Sunday, April 3, 2011

Notes from the Magic Kingdom of California

Recently, I was disturbed to learn that Jerry Brown and the Republican leadership engaged in dueling YouTube posts, joining the UCLA coed whose post about Asians in the library went viral.

On May 30, 2010, I posted the following:
It's fitting that Disneyland was created in California.

It's fitting because we now have two branches of state government that live inside the Magic Kingdom of the late 1950's - in two "lands" far away from reality. The Governor's Office has been relocated to Fantasyland. The Legislature has relocated to Tomorrowland.

Way too many of the voters of California also live inside the Magic Kingdom - in three radically different worlds far away from reality and incomprehensible to each other.

Some live in Main Street USA, a fictional early 20th century Midwest town totally without a corresponding community reality in 21st Century California.

Some live in Frontierland hoping to confront the challenges of the 21st Century with a muzzle loading rifle while wearing a coonskin cap - a reality that never existed in California even when Ronald Reagan was Governor.

Some live in Adventureland where crocodiles, hippos, and other "African Queen" dangers, completely foreign to and absent from 21st Century California, fill people with fear and consume tremendous amounts of their psychological energy.
It's clear now, with the election of Jerry Brown, Californian's put the perfect Governor in Fantasyland - Governor Moonbeam - to replace The Gubernator.

Some may think by my use of the moniker of Governor Moonbeam, I'm calling him names.

Jerry Brown honestly earned the moniker "Governor Moonbeam." After all in a 1978 Rolling Stone interview Linda Ronstadt called her then boyfriend, Jerry Brown, her "Little Moonbeam." Yes, Chicago Sun-Times columnist Mike Royko picked it up and applied it to Brown and later apologized noting that Brown was a serious politician.

But at the time he initially used it for a reason. And it really wasn't because Brown wasn't a serious proposition. In fact, he was a very serious Governor Brown, according to an article by Peter Gwynne in the August 25, 1977, edition of New Scientist:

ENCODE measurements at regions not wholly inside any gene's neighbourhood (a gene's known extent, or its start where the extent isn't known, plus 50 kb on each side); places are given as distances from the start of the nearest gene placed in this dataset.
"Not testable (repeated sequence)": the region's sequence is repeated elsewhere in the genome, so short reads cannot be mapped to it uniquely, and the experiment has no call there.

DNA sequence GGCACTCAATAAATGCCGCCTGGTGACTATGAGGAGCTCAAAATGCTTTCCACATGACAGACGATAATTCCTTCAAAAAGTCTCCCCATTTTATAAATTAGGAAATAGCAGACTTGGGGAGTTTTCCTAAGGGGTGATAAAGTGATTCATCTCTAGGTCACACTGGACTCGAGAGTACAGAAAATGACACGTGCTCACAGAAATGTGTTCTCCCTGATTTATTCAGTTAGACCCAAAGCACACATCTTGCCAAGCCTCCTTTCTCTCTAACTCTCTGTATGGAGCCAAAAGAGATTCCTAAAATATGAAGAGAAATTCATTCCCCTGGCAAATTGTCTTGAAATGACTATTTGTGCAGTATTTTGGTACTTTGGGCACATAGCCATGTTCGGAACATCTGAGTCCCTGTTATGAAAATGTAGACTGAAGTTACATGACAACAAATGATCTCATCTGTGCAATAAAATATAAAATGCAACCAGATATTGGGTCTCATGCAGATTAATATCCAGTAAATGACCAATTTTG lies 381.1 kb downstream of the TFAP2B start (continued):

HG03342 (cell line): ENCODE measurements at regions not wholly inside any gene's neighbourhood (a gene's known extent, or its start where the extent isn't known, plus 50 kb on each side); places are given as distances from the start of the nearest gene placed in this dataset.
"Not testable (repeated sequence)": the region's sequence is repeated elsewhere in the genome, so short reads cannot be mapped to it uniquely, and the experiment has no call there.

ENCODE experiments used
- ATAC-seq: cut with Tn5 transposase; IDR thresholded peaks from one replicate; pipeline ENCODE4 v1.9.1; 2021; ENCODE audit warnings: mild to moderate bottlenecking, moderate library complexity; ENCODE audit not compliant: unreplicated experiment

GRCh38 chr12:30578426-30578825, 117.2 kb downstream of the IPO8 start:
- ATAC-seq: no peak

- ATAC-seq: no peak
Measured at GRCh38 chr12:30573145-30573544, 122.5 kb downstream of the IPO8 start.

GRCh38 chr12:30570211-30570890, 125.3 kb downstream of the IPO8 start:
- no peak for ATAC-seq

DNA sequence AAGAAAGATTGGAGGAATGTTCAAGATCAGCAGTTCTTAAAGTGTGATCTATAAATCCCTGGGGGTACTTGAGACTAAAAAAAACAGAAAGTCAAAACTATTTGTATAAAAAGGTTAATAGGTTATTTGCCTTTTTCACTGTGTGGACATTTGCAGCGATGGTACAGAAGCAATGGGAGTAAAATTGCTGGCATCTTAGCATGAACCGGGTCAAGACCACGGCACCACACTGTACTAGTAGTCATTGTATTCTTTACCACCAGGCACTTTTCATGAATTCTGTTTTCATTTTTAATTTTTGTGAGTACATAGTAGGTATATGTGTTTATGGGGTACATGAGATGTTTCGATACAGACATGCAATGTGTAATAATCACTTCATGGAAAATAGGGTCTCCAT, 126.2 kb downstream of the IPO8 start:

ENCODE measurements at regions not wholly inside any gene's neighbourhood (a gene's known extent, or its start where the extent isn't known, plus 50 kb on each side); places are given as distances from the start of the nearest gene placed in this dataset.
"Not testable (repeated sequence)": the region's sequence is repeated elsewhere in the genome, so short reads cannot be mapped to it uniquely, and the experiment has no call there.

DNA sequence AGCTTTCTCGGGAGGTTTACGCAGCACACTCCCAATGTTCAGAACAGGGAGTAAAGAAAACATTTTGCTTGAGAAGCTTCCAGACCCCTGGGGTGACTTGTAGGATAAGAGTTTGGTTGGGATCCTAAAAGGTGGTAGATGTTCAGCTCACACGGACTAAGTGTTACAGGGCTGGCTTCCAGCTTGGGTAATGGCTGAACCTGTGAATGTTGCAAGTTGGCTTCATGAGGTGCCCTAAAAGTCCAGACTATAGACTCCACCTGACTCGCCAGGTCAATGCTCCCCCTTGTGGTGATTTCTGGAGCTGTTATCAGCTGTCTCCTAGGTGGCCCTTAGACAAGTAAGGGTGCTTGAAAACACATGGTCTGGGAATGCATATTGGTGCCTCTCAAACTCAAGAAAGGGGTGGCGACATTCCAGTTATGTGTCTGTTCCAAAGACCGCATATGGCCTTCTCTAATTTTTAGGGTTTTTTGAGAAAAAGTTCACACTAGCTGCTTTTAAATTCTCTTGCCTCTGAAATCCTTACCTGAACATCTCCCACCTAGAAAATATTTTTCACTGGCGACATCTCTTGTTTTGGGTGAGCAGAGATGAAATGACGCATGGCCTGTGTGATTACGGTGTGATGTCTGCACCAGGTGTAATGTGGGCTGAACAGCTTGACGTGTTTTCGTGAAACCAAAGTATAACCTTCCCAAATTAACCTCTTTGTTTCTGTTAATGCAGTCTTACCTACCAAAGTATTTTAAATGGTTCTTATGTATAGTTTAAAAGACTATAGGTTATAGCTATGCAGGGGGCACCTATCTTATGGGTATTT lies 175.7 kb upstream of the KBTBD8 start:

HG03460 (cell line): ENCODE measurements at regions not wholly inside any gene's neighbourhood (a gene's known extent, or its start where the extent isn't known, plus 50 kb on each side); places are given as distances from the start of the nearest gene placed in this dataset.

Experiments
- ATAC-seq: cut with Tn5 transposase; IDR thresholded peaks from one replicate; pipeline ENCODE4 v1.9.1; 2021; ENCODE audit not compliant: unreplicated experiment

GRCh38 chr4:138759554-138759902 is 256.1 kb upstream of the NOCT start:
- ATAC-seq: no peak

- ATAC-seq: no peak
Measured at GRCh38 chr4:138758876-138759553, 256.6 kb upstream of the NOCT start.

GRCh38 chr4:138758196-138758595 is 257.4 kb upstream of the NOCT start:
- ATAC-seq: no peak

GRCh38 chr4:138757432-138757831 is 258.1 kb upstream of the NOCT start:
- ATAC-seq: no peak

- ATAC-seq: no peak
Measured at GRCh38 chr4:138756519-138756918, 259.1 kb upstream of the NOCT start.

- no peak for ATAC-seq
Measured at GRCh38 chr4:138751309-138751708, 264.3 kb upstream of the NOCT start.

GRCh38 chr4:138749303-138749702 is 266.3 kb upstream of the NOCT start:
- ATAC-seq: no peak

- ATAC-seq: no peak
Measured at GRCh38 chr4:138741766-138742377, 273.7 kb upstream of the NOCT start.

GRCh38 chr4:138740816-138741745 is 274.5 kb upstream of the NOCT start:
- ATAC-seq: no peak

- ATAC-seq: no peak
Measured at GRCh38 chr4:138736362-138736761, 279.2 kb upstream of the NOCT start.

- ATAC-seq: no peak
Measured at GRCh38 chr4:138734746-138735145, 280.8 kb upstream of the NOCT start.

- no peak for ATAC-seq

Now, Jerry Brown has latched onto a fresh political issue with futuristic overtones: space flight. After months of growing interst in present and future space projects, Brown went public two weeks ago. On the event of the first free flight of the Space Shuttle Orbiter, he supervised "Space Day," a celebration of the space culture in Los Angeles....

The exploration of space is necessary, he preached, because it diverts man's aggressive instincts away from war. He called on his own state to lead the US into "the everlasting frontier of space." One possible vehicle for that mission, he said, would be a California state satellite, that could perform such down-to-earth tasks as monitoring scarce water resources, linking classrooms with expert teachers, and improving communications in the state.
Sure, that was forward thinking as we view it from 2011. That was in 1977. He was Governor. His State was in turmoil, lacking a realistic political leader. For those that don't remember, less than a year later, June 6, 1978, the voters confirmed that Brown was completely out of touch with reality - look up Proposition 13.

From the moment Royko coined the moniker, I went "aha.'

I'm not calling him names. I'm trying to remind people what's wrong with this guy, because he's still out of touch with reality. I realize it's probably futile.

Just remember this was the Governor, the dreamer, who froze highway construction, leaving the replacement of many dangerous stretches highway for the future while people died on them for more than decade. He thought people should get out of their cars. Perhaps a good idea, but not for the Governor of the State of California in the 1970's. He was out of touch with reality then, and still is.

And he's residing in Fantasyland. Consider the use of YouTube at this point in time when we need leadership again. Just considering age, the number of people who will vote on any tax measure he may get on the ballot in the near future is inversely proportional to the people who watch him on YouTube.

In that May 2010 post I commented:
Jerry Brown, of course, was the guy who started California down the road to bankruptcy when he was previously Governor and was dubbed Governor Moonbeam. I guess he thinks he can fix the problems he created.
We know now that he did not intend to fix the problems he created. He doesn't think he created any problems back in late 1970's.